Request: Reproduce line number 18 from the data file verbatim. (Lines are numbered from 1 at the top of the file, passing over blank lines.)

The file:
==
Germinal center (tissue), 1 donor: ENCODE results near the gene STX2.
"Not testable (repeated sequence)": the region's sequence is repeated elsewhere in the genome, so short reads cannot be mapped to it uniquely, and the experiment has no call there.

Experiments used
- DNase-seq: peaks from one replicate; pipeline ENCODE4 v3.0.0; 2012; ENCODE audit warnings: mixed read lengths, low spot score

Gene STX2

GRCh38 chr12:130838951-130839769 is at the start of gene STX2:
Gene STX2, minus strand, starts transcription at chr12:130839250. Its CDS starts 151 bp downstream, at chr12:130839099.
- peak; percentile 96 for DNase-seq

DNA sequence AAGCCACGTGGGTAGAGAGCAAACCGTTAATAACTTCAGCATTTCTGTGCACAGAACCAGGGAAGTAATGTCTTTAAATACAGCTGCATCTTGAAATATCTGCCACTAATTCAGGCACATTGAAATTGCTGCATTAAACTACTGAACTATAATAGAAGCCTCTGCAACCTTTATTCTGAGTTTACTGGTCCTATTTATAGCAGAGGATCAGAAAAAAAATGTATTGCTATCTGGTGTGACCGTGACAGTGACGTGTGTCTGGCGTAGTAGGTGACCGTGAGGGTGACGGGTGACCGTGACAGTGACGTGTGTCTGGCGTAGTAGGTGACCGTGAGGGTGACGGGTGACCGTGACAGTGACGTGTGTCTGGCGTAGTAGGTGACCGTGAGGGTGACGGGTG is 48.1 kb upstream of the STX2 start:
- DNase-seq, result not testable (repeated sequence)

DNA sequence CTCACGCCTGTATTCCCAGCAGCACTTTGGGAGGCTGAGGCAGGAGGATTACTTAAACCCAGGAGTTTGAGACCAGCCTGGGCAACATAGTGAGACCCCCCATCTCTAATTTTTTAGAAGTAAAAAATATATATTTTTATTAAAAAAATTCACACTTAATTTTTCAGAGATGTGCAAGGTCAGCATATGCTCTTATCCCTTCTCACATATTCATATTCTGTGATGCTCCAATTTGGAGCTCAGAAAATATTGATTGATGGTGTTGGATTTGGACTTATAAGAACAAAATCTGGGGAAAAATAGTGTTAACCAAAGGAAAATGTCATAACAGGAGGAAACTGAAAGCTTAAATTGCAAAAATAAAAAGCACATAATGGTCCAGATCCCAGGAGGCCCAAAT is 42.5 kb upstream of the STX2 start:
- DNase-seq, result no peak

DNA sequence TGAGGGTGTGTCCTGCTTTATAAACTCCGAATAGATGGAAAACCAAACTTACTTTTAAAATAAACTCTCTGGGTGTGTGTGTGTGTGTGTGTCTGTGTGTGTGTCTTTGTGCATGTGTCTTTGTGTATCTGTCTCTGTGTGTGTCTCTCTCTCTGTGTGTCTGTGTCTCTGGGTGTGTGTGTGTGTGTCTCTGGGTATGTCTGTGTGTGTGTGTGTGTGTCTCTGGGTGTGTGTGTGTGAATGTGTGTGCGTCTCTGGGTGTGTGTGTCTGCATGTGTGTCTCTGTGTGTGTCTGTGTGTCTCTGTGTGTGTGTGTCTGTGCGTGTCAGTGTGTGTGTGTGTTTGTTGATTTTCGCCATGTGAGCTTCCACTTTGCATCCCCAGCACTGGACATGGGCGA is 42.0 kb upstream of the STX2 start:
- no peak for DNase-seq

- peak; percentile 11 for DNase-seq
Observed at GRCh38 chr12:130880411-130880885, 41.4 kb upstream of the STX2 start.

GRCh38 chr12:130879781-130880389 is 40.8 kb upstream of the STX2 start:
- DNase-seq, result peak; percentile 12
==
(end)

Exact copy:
- DNase-seq, result peak; percentile 12